Blendshape coefficients display
To tell faceshift studio that you are looking straight ahead, click the Orient Head button. This will store the current pose as neutral and align the displayed head accordingly. You can set the neutral head pose at any time, also for recorded clips.
The Neutralize feature uses a range of frames to estimate a new Neutral expression and rebuilds your tracking rig. During live tracking, it will use the next few frames (keep a neutral face!); when called on a recorded clip it, will use the current frame selection (see Timeline). You can use this feature when you realize that making a neutral face still activates some blendshapes when they should all be set to 0 (see figures). This does not update your training profile, i.e., as soon as you go back to the Training module, the tracking rig will be reset to the profile you have built from your scans.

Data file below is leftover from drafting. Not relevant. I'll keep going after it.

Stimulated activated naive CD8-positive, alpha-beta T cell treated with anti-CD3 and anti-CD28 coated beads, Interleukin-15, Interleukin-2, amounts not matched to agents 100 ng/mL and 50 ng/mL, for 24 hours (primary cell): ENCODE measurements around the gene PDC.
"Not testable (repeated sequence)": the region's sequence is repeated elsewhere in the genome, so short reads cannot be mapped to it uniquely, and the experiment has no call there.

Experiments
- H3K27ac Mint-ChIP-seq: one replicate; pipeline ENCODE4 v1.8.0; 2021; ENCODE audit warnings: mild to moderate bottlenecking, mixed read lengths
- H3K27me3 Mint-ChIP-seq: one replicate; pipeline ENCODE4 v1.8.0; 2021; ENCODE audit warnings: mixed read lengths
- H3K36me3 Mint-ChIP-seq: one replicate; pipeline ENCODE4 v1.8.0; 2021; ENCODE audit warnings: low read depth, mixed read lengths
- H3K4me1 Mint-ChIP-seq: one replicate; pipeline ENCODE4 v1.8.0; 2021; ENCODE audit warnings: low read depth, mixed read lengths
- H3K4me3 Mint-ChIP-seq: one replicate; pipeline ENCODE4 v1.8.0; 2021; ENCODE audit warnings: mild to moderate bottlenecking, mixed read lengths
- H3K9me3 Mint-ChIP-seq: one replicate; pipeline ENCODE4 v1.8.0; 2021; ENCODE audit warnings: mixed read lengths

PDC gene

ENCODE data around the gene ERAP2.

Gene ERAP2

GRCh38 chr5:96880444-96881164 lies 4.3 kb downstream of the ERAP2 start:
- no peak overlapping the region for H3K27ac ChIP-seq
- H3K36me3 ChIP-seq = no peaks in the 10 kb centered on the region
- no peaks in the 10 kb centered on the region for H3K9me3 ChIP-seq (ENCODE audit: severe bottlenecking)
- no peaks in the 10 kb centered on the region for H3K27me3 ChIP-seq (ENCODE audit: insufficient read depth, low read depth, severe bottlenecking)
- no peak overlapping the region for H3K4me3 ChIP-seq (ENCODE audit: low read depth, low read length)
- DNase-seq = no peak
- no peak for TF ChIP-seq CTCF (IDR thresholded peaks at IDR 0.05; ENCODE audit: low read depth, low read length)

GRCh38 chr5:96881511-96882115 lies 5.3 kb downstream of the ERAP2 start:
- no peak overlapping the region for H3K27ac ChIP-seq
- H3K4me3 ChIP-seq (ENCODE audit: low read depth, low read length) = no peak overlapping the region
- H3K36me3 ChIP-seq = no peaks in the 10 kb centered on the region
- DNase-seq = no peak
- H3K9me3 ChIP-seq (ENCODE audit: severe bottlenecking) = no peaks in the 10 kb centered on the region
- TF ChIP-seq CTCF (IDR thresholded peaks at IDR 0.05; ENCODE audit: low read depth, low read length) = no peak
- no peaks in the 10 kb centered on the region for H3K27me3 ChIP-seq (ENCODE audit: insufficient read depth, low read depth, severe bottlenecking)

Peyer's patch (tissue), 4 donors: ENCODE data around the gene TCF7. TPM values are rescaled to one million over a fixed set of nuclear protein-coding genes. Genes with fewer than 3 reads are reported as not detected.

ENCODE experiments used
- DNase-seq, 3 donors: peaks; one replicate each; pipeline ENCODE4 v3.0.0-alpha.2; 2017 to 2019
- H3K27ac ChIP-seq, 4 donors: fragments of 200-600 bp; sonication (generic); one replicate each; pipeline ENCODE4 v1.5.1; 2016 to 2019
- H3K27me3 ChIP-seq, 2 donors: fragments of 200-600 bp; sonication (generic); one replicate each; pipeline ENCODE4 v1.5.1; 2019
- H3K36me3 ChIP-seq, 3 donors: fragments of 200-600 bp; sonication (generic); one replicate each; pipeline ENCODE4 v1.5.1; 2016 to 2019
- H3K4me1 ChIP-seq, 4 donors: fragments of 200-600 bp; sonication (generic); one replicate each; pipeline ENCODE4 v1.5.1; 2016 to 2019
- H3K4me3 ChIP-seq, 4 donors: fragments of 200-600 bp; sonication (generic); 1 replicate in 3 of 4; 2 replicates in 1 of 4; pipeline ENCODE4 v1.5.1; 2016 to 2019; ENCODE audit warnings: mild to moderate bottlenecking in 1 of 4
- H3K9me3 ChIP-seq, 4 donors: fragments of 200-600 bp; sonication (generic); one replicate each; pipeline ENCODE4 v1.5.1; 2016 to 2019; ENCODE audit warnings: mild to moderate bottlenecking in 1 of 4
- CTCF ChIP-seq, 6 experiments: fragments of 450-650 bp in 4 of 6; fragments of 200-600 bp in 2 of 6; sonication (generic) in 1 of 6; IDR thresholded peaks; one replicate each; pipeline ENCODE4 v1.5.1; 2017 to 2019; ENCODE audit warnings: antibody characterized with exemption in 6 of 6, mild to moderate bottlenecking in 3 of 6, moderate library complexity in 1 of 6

Also, please note that some Eye blendshapes are not neutralized (i.e., the ones defining the eye gaze like EyeUp and EyeDown). This is the reason why you can still see some activated blendshapes in the coefficient display.
Have a look at this quick tutorial about how to use the neutralize functionality live or in a clip:
Tutorial - Neutralize
Notice how the blendshape activations are pulled towards zero after the neutralize button was hit. The few bars which did not change represent some not affected eye blendshapes.
Tracking blendshapes After Neutralize
When you are ready to record a clip, press the red Record button. It is only enabled once the live tracking is running. When you click it, it will light up to indicate that you are recording. You will also notice a red label replacing the replay controls, and that the frame counter and recorded time in the lower right corner of the window start running. Press the button again to stop recording. The new clip will be added to the list on the left.
If the tracking could not keep up with the frame rate and some frames had to be left unprocessed, a dialog will pop up, asking you to retrack the clip. This will simply reprocess the recorded data as if you were tracking it live. You can also retrack a clip at any time by pressing the Retrack button below the list of clips (see section Retrack).